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Iran settles a file raised by the IAEA regarding its nuclear program


Following the recent deliberations between Iran and the International Atomic Energy Agency, the file of one of the three places in which the IAEA claims to have found highly enriched uranium particles was closed.

Iranian media reported on Tuesday that Iran had settled some of the issues raised by the International Atomic Energy Agency regarding its nuclear program, days before the agency’s meeting in Vienna.

According to the media, Iran confirms that it has provided guarantees on the issue of the presence of nuclear materials at the undisclosed Marivan site, in the south of the country.

And in 2022, the International Atomic Energy Agency published a report on “unresolved” issues regarding the presence of nuclear material at three unauthorized sites: Marivan, Varamin and Turquzabad in southern Tehran.

Fars news agency and other media reported, quoting informed sources, that “with the improvement of relations between Iran and the International Atomic Energy Agency, the issue related to one of the supposed sites has been resolved.”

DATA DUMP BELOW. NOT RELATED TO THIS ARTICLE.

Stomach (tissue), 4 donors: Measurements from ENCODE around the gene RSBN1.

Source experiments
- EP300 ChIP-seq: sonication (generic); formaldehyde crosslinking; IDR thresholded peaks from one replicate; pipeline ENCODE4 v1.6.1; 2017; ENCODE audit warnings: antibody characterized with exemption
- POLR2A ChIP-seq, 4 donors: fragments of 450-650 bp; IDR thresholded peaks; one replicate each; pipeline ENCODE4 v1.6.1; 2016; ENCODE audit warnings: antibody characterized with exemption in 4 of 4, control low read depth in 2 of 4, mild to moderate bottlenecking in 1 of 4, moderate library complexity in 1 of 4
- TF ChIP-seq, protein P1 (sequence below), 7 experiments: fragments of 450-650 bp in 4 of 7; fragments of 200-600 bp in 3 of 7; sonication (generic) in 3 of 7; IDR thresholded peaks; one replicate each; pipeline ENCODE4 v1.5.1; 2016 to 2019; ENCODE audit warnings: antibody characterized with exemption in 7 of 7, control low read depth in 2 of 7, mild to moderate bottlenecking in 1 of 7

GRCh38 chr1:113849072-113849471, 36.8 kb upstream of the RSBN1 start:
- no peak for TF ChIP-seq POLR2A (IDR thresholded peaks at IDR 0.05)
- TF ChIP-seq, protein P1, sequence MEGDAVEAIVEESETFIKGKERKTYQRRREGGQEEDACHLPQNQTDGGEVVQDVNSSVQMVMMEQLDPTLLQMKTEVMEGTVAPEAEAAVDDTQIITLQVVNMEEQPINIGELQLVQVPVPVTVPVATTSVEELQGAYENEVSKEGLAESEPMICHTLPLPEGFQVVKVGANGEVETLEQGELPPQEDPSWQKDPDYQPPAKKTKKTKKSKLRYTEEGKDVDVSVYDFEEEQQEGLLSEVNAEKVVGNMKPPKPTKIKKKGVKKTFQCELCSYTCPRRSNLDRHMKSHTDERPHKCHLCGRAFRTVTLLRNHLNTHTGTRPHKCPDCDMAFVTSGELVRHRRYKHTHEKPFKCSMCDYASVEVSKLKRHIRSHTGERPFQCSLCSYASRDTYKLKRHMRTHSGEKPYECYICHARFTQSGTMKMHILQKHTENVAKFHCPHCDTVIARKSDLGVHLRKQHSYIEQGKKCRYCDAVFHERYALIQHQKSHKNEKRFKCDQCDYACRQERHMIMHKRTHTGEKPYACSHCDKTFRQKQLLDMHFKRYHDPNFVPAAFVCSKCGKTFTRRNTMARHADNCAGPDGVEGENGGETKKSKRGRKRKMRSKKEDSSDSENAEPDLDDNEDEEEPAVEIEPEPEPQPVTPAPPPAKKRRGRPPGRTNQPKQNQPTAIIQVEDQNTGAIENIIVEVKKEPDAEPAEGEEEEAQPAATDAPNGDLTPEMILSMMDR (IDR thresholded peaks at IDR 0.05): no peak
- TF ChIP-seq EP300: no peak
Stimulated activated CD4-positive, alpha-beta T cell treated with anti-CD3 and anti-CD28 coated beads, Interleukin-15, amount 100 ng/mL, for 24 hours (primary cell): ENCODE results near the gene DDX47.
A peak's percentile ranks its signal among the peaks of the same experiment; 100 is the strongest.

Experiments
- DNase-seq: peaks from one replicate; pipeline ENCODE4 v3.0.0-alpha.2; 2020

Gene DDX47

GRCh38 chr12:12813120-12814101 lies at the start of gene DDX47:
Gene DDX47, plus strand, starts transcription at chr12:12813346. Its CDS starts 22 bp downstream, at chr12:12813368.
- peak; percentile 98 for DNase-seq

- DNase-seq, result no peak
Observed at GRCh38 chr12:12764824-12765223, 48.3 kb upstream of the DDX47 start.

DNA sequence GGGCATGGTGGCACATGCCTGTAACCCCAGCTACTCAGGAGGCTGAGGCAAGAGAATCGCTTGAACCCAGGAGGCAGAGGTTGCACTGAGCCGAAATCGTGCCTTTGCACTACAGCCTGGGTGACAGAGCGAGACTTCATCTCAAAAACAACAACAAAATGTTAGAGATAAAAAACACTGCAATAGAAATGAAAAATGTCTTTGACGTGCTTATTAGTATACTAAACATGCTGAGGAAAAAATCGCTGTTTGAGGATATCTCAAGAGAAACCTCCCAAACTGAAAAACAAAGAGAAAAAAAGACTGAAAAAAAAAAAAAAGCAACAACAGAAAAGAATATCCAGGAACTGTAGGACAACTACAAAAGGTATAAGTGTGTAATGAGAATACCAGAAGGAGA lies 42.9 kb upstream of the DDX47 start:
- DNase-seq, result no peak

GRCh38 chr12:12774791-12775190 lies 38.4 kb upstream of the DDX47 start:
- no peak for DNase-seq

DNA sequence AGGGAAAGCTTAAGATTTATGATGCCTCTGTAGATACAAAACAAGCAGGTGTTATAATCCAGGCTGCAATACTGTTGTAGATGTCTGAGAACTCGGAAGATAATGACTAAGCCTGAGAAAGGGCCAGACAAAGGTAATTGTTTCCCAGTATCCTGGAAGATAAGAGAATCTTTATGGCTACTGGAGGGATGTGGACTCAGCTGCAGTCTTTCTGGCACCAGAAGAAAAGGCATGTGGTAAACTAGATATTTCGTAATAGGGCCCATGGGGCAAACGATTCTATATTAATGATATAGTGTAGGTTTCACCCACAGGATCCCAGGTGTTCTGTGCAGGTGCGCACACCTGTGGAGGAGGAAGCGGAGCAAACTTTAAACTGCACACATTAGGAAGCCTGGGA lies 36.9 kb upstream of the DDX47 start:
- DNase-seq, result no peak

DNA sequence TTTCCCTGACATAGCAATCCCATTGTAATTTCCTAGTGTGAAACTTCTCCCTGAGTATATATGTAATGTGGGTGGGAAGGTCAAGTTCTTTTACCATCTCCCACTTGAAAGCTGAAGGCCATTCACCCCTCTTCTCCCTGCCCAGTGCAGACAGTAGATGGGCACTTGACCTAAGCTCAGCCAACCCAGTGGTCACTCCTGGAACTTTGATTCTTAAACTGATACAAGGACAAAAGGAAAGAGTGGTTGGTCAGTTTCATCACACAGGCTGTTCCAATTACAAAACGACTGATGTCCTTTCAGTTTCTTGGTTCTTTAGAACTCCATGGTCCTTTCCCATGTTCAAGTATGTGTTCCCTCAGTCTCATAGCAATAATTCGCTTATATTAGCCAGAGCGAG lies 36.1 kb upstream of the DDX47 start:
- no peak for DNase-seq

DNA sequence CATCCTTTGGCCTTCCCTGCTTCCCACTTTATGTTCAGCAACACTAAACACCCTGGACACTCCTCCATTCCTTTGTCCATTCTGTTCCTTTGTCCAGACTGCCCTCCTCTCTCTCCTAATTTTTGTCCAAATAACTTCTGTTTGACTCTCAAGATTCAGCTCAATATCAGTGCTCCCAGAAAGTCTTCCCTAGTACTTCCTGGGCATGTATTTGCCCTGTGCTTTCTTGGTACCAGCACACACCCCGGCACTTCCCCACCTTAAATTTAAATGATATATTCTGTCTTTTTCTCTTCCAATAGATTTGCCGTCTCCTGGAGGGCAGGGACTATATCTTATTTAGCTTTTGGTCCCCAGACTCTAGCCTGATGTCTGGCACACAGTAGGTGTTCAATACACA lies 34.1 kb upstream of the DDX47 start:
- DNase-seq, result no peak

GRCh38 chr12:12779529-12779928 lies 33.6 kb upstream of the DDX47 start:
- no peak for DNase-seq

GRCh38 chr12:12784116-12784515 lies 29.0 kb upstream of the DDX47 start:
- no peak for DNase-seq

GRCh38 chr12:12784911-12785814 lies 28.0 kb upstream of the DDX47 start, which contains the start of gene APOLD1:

The agency added: “This ends the agency’s investigation” about the Mariwan site, located near the town of Abadah.

The Board of Governors of the International Atomic Energy Agency will meet next week in Vienna to review Iran’s nuclear program, which some countries accuse of seeking to acquire an atomic weapon, something Tehran has always denied.

During the last meeting in March, Iran avoided a new resolution by the council thanks to “concrete agreements” concluded a few days ago during the visit of the Agency’s Director General, Rafael Grossi, to Tehran.

Since then, Iran has confirmed that it has settled the issue of detecting uranium particles enriched to 83.7%, the level close to the threshold for making an atomic bomb, at the underground Fordow plant site.

On the other hand, “a number of cameras” were installed in “one of the nuclear sites,” but they are not currently operational, as reported by the media.

Tehran publicly asserts that it supports the resumption of negotiations to revive the 2015 nuclear deal.

Iran concluded an agreement with major powers (the United States, France, Britain, Russia, China, and Germany) regarding its nuclear program, which allowed lifting sanctions in return for reducing its activities and ensuring the peacefulness of its program. However, the United States withdrew from it in 2018 and re-imposed sanctions on Iran, which responded by gradually retracting most of its commitments.

Since April 2021, Iran and major powers have engaged in talks aimed at reviving the agreement, in which the United States has indirectly participated. Although progress was achieved in these talks, they did not reach the stage of understanding to reactivate the agreement.

Merry C. Vega is a highly respected and accomplished news author. She began her career as a journalist, covering local news for a small-town newspaper. She quickly gained a reputation for her thorough reporting and ability to uncover the truth.

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